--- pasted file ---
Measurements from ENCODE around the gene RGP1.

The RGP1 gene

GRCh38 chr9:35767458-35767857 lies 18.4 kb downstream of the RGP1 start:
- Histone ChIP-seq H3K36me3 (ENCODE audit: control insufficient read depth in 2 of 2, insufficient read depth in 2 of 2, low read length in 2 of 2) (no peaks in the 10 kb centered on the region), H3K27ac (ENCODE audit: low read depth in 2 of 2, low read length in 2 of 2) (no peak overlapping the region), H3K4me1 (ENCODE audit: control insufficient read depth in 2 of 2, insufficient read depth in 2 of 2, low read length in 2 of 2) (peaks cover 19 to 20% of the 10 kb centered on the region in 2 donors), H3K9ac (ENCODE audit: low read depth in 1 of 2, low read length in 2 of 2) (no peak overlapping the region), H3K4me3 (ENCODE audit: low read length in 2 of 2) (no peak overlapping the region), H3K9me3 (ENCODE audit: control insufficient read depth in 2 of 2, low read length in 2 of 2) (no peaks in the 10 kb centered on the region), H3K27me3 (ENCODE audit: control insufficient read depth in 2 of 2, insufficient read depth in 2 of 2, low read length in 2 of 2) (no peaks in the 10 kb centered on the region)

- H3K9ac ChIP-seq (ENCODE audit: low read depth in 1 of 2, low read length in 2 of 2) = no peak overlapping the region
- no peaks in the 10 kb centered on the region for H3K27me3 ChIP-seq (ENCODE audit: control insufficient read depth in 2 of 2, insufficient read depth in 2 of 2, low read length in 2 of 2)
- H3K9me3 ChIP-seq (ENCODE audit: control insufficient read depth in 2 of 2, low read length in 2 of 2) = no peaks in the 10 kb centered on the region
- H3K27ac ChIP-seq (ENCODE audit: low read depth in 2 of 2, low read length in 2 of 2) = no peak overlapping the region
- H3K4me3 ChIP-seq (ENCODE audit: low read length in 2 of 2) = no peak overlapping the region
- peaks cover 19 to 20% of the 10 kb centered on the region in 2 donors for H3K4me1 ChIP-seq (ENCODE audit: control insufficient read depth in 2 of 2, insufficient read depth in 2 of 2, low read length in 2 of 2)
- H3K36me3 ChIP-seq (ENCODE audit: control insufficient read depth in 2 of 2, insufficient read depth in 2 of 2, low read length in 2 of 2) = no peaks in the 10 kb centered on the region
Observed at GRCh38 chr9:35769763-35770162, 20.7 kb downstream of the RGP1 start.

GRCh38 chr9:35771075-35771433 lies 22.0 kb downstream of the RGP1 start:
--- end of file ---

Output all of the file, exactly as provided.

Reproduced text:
Measurements from ENCODE around the gene RGP1.

The RGP1 gene

GRCh38 chr9:35767458-35767857 lies 18.4 kb downstream of the RGP1 start:
- Histone ChIP-seq H3K36me3 (ENCODE audit: control insufficient read depth in 2 of 2, insufficient read depth in 2 of 2, low read length in 2 of 2) (no peaks in the 10 kb centered on the region), H3K27ac (ENCODE audit: low read depth in 2 of 2, low read length in 2 of 2) (no peak overlapping the region), H3K4me1 (ENCODE audit: control insufficient read depth in 2 of 2, insufficient read depth in 2 of 2, low read length in 2 of 2) (peaks cover 19 to 20% of the 10 kb centered on the region in 2 donors), H3K9ac (ENCODE audit: low read depth in 1 of 2, low read length in 2 of 2) (no peak overlapping the region), H3K4me3 (ENCODE audit: low read length in 2 of 2) (no peak overlapping the region), H3K9me3 (ENCODE audit: control insufficient read depth in 2 of 2, low read length in 2 of 2) (no peaks in the 10 kb centered on the region), H3K27me3 (ENCODE audit: control insufficient read depth in 2 of 2, insufficient read depth in 2 of 2, low read length in 2 of 2) (no peaks in the 10 kb centered on the region)

- H3K9ac ChIP-seq (ENCODE audit: low read depth in 1 of 2, low read length in 2 of 2) = no peak overlapping the region
- no peaks in the 10 kb centered on the region for H3K27me3 ChIP-seq (ENCODE audit: control insufficient read depth in 2 of 2, insufficient read depth in 2 of 2, low read length in 2 of 2)
- H3K9me3 ChIP-seq (ENCODE audit: control insufficient read depth in 2 of 2, low read length in 2 of 2) = no peaks in the 10 kb centered on the region
- H3K27ac ChIP-seq (ENCODE audit: low read depth in 2 of 2, low read length in 2 of 2) = no peak overlapping the region
- H3K4me3 ChIP-seq (ENCODE audit: low read length in 2 of 2) = no peak overlapping the region
- peaks cover 19 to 20% of the 10 kb centered on the region in 2 donors for H3K4me1 ChIP-seq (ENCODE audit: control insufficient read depth in 2 of 2, insufficient read depth in 2 of 2, low read length in 2 of 2)
- H3K36me3 ChIP-seq (ENCODE audit: control insufficient read depth in 2 of 2, insufficient read depth in 2 of 2, low read length in 2 of 2) = no peaks in the 10 kb centered on the region
Observed at GRCh38 chr9:35769763-35770162, 20.7 kb downstream of the RGP1 start.

GRCh38 chr9:35771075-35771433 lies 22.0 kb downstream of the RGP1 start: